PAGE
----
Now we must turn to homicide committed in secret, in no one's presence, to no  one's knowledge, and in no one's sight or hearing, which is called murder. First  we must see what murder is, why it was devised, and how one may be discharged  [payment] of a murder-fine. Murder is the secret slaying of man by the hand of  man, [whether those slain are known or strangers,][committed wickedly,]12done  out of the sight of and unknown to all except the slayer alone and his accomplices  and abettors so that no public hue and cry immediately pursues them,3 and [where]  who the slayer is cannot be ascertained.4 The word secret is used because the slayer  is unknown; of man,5 so as to include male and female and exclude brute animals  lacking reason. I say of strangers and men who are known because whether the  slain man6 is known or unknown he is called a Frenchman, unless englishry, that is,  that he is an Englishman, is presented before the justices [and] proved by his  kinsmen.7
The reason for devising murder-fines.
 8The reason for the devising of murder-fines was this: in the days of Cnut, king  of the Danes, when at the prayer of the English barons he sent his army back to  Denmark after he had conquered and pacified England, the barons of England  offered themselves as sureties to the said King Cnut that, whatever the force the king  kept with him in England they would have firm peace in all things so that, if anyone  of the English should slay any of the men whom the king kept with him and if that  man could not make his defence against the charge by the judgment of God, that is,  by water or iron, justice would be done upon him. If he fled away and could not be  arrrested they would pay on his behalf sixty-six marks, to be collected in the vill  where he was slain, because the inhabitants did not produce the slayer. And if the  marks could not be collected in that vill because of its poverty, they would be  collected in the hundred for deposit in the king's treasury.9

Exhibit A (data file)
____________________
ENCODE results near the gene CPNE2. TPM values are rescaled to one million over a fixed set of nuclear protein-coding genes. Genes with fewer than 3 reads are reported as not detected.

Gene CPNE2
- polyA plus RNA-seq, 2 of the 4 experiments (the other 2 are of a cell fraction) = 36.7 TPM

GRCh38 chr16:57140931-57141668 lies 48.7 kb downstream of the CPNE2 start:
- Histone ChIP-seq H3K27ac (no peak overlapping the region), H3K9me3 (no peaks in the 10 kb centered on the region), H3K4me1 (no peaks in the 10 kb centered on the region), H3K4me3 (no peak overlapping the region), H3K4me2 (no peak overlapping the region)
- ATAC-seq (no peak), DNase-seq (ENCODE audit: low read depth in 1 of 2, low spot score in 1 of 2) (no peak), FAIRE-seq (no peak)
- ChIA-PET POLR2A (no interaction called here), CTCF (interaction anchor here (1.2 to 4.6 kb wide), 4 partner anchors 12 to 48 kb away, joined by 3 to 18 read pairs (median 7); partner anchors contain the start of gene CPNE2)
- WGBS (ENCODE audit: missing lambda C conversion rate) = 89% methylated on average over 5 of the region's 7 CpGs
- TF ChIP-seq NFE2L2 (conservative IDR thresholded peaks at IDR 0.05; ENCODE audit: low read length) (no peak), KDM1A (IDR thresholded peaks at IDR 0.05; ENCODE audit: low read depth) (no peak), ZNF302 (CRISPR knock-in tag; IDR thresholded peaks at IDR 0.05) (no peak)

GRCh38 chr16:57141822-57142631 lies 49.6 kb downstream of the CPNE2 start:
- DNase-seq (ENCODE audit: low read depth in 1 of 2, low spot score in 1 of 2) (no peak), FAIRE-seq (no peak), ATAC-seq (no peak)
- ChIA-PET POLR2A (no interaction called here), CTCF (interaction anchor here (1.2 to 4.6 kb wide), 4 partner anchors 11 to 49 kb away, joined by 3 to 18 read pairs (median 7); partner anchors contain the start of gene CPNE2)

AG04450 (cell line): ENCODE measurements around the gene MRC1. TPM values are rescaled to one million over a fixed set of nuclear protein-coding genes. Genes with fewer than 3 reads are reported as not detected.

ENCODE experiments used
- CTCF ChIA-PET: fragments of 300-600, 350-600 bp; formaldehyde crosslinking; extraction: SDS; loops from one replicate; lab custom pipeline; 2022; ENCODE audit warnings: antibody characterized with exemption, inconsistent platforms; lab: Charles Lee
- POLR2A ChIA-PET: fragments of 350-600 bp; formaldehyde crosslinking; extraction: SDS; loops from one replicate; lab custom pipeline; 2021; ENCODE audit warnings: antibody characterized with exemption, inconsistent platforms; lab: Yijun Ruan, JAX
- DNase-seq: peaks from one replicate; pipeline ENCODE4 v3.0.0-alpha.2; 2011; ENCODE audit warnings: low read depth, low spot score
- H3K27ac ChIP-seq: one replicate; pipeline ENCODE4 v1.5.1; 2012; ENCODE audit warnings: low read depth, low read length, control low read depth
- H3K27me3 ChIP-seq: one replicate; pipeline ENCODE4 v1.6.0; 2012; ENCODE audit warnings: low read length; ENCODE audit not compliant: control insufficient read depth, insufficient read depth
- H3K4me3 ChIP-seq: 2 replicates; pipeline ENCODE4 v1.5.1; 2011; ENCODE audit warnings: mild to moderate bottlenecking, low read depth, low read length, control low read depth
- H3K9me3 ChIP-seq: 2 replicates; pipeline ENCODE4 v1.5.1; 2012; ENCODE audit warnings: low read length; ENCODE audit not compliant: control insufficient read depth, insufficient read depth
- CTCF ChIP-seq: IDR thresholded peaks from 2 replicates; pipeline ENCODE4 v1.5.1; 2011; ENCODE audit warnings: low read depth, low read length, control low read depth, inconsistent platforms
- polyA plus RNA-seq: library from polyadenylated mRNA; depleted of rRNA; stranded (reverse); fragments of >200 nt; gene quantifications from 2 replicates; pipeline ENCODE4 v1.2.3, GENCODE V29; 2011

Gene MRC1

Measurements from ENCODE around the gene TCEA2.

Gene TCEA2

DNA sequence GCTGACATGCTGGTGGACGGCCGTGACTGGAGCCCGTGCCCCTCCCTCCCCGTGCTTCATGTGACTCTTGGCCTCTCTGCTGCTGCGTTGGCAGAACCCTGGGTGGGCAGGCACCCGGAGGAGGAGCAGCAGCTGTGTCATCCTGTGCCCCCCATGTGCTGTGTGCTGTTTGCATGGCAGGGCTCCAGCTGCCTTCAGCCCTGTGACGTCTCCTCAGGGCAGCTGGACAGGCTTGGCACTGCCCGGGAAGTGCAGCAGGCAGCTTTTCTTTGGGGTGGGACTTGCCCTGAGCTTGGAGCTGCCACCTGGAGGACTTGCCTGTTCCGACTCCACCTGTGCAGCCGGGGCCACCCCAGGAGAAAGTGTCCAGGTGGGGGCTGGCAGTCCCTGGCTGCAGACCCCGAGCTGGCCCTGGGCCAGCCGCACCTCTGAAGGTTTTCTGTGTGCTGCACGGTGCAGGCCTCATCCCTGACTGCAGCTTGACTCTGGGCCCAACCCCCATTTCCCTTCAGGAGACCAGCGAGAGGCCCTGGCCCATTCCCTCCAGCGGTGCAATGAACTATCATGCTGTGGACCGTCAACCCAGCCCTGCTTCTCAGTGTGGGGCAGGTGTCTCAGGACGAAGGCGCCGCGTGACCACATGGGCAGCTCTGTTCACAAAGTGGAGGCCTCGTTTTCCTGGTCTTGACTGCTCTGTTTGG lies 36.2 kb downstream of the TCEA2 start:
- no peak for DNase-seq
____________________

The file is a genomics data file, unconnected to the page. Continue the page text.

What is called murder.
 10He will always be reputed a Frenchman unless it can be shown that he is English,  englishry having been properly presented before the justices.11[How it ought to be  presented will be more fully explained below in its proper place.]12 The words by  the hand of man are used to distinguish it from the case of those slain or devoured  by beasts and animals which lack reason; such persons cannot be said to be murdered  feloniously since animals which lack reason cannot be said to commit injuria or  felony.13 Or the words may be used to distinguish it from the case of those who  have died by misadventure, as those drowned, crushed and the like; by misadventure  where there is no concealed felony, as will be explained below.14